The answer to a walled garden is not to create a platform without rules. It’s not outsourcing decisions to algorithms, with recommended users and topics that can be gamed or lead new users astray. That’s not enough for the challenges brought to us by massive, ad-based social networks, where fake news and hate can spread quickly.
We need a new approach. Not controlled only by algorithms, but also not a walled garden that limits distribution of content. We need a system that prioritizes curation while preserving the freedom to publish outside of silos, with APIs based on the IndieWeb that are open by default instead of locked down with developer registration.
Tanya Basu discusses the rise of ‘digital gardens’ on the web:
Beneath the umbrella term, however, digital gardens don’t follow rules. They’re not blogs, short for “weblogs,” a term that suggests a time-stamped record of thought. They’re not a social-media platform—connections are made, but often it’s through linking to other digital gardens, or gathering in forums like Reddit and Telegram to nerd out over code.
We need to re-decentralise the Web. I wrote a few years ago about the dangers of newsfeeds that are algorithmically-curated by advertising-fuelled multinational tech companies. What we need to do is quickly replace our reliance on the likes of Facebook and Twitter before politicians think that direct digital democracy through these platforms would be a good idea. source
This is something that Michael Caulfield captures in his discussion of [[the garden and the stream]].
Digital identity, as a practice, operates counter to the collaboration and cooperation that need to be part of digital citizenship. source
Although not quite the same, this reminds me of the contradiction that Gert Biesta touches upon in his notion of a good education.
There is no stance from which you could call someone ‘digitally literate’, because (as Allan Martin has pointed out), it is a condition, not a threshold. There is no test you could devise to say whether someone was ‘digitally literate’, except maybe at a very particular snapshot in time, for a very defined purpose, in a certain context. source
I have elaborated on Belshaw’s book here.
In the end, the worst stance is to be flat-footed and motionless, when change and disruption comes a calling, determined to pull the rug out from under you, to have the future forced upon you. Rather, we need leaders drenched in awareness, connecting dots, searching for signals, willing to intentionally design our way forward in a much more proactive manner. source
Leadership is a bit like rock climbing (my son took me indoor climbing over Easter). When you look up the cliff face looks formidable, unachieveable. Half way up your arms begin to shake, particularly if you are using the wrong technique. If you look down your courage can falter and you think you can’t push on any further.But like rock climbing, leadership is a skill, that with practise, can be improved. You only get better at it when you are faced with a new over-hang, new hold, or new rock face.Good leaders will assess each challenge. Have I seen this before? What did I learn last time? Should I tackle this a bit differently? Who can I ask for advice? And if I make a mistake, what is the worst that is going to happen? I’ll have to apologise, adjust my strategy and give it another go.Rock climbers, like leaders never get any better by looking at the cliff. They can learn by watching others, but the real learning happens when you hook on and give it a go. source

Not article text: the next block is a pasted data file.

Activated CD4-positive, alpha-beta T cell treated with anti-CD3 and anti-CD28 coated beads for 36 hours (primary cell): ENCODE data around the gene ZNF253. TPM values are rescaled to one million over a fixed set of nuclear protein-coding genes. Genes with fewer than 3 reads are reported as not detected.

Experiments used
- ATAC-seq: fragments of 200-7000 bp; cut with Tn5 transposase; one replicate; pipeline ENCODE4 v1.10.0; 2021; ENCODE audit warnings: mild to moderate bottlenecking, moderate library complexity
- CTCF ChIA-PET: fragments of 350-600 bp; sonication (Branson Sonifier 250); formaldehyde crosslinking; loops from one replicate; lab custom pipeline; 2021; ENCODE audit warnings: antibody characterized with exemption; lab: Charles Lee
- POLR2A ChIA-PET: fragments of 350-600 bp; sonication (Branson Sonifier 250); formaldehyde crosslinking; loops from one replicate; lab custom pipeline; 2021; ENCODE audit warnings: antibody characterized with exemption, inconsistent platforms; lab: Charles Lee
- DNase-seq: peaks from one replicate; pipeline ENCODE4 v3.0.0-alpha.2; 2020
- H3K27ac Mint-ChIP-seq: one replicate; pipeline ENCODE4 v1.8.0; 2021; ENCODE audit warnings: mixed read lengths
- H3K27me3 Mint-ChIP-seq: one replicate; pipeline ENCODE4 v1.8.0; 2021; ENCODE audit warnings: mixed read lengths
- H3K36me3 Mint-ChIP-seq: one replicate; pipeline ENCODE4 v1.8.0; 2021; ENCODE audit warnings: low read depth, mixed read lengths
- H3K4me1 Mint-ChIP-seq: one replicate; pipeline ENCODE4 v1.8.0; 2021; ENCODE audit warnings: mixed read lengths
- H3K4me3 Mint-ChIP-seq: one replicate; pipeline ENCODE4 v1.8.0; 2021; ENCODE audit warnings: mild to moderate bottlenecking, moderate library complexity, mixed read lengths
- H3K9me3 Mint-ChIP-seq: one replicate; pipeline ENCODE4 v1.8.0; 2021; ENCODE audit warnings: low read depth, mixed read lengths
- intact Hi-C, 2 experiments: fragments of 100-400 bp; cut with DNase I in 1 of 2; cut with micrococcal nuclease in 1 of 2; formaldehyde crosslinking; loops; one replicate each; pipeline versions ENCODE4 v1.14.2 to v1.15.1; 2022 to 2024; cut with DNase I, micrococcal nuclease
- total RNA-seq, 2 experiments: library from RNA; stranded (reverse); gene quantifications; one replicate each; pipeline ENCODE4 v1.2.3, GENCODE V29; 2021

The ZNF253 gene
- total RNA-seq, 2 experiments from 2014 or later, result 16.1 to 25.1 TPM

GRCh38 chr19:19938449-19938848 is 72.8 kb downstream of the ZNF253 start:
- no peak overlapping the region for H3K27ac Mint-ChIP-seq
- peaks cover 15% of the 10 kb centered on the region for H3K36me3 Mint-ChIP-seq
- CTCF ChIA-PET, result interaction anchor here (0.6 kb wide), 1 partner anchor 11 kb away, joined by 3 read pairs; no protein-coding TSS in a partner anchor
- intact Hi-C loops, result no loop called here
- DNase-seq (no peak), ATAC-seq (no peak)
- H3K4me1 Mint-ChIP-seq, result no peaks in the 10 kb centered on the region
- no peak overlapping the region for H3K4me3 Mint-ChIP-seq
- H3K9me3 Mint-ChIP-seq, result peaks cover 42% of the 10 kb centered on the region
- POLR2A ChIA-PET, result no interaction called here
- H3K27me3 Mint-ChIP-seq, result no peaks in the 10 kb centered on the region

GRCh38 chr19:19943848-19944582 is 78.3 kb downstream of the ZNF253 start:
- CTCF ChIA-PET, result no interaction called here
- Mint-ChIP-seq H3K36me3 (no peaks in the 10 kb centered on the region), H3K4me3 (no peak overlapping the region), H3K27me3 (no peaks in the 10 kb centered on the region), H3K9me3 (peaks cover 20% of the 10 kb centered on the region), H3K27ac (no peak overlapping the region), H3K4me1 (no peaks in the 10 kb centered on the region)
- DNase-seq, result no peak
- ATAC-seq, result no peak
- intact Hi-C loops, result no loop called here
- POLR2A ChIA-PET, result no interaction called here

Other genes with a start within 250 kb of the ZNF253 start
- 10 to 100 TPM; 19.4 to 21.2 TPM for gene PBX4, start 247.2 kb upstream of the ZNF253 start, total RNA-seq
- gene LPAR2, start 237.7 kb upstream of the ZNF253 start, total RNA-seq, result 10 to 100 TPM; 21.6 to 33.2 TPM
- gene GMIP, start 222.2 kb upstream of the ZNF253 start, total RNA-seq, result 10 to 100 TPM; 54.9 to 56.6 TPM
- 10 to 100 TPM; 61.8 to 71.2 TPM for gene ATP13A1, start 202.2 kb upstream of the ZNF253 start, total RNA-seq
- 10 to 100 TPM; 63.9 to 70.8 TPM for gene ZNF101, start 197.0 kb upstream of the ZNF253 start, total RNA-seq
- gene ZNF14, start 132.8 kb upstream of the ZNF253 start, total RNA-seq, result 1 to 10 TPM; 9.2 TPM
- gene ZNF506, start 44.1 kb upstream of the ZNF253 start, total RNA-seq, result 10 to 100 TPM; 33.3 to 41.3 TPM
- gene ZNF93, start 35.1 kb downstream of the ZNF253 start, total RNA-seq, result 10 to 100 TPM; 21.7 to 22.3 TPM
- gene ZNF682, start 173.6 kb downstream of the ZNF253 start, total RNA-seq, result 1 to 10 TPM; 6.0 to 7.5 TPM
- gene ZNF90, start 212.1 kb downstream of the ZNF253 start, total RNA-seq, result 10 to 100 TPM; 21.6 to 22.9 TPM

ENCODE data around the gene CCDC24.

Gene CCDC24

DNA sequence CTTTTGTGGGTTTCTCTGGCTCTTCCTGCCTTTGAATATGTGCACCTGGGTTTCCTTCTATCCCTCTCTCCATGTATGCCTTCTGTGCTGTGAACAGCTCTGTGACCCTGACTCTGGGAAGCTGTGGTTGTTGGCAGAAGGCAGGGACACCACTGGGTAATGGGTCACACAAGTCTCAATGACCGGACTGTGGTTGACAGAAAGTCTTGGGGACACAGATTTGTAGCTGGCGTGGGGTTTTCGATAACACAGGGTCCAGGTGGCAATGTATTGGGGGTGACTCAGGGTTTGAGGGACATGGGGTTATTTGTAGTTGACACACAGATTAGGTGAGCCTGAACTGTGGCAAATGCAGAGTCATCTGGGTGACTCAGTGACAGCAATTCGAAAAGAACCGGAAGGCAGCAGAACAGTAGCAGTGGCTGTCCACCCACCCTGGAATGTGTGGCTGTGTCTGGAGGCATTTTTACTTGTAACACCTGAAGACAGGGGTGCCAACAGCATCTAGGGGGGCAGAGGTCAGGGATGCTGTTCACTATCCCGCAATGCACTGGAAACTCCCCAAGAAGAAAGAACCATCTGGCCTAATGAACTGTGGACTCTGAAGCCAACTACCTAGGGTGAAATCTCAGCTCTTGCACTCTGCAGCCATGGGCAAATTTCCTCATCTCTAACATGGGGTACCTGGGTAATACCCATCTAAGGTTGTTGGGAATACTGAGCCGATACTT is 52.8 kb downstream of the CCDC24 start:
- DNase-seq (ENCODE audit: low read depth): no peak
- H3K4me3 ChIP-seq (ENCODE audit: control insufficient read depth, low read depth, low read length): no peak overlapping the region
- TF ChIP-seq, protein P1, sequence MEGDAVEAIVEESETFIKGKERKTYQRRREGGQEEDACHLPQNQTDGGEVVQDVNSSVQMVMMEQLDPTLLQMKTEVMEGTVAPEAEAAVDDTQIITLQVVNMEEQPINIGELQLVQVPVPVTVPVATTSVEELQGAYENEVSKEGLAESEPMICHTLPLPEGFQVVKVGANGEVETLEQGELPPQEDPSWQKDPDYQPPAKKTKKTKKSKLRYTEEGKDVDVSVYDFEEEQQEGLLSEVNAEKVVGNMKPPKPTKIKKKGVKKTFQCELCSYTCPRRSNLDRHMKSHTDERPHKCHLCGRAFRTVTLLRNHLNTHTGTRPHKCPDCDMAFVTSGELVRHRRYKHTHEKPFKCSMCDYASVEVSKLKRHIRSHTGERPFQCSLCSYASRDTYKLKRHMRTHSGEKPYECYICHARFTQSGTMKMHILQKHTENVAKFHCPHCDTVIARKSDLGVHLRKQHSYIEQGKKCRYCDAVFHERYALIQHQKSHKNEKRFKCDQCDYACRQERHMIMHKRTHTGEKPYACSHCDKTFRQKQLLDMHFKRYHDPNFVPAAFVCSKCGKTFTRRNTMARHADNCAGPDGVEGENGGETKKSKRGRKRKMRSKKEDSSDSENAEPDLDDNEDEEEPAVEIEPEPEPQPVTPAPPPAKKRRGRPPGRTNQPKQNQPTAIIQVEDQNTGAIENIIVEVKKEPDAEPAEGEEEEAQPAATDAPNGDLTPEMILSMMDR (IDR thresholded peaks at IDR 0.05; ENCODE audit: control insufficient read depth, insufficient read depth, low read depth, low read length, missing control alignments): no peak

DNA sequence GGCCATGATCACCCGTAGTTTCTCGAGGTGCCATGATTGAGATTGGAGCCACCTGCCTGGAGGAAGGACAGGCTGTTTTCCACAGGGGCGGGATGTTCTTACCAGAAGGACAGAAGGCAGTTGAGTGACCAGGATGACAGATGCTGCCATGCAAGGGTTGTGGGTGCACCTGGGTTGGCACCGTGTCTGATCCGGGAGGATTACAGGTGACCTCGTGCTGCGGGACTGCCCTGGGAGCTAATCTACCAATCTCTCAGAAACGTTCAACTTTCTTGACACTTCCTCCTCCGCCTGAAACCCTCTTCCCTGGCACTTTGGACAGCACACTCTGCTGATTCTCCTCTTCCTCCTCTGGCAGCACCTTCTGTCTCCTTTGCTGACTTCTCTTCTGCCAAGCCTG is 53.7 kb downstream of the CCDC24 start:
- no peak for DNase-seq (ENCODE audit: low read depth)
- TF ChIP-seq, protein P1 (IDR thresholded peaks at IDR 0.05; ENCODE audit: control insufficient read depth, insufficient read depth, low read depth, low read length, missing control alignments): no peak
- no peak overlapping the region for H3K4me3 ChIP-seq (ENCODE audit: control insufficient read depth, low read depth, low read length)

This reminds me of the work of David Culberhouse around embracing the VUCA.
Many educators approach education from an ethic of care and are particularly prone to bullying. As Noddings (2003) explains, a person who engages others from an ethic of care “is not seeking the answer but the involvement” (p. 176). Care is of primary importance in education. It is through an ethic of care that new insights and understandings become possible. When involvement is inauthentic and hostile, those engaging can experience toxicity and distress. Of course, those who approach life from an ethic of care still need to reason, but this reasoning needs to proceed with an empathy for different perspectives. It requires moral development (Gilligan, 1977; Kohlberg, 1971; Murphy & Gilligan, 1980). source
It is interesting to consider this alongside Michael Caulfield’s discussion of technology designed to meet a demand and whether spaces such as Twitter are designed to support and sabotage a culture of care?
In other words, you can think of the hoax as meeting a demand technology creates. The hoax is hyperreal, the realer-than-real event custom-built for the technology it will inhabit. It doesn’t subvert the technology as much as exploit it to its full potential. The hoax, not reality, shows the underlying logic of the platform, and lays it bare.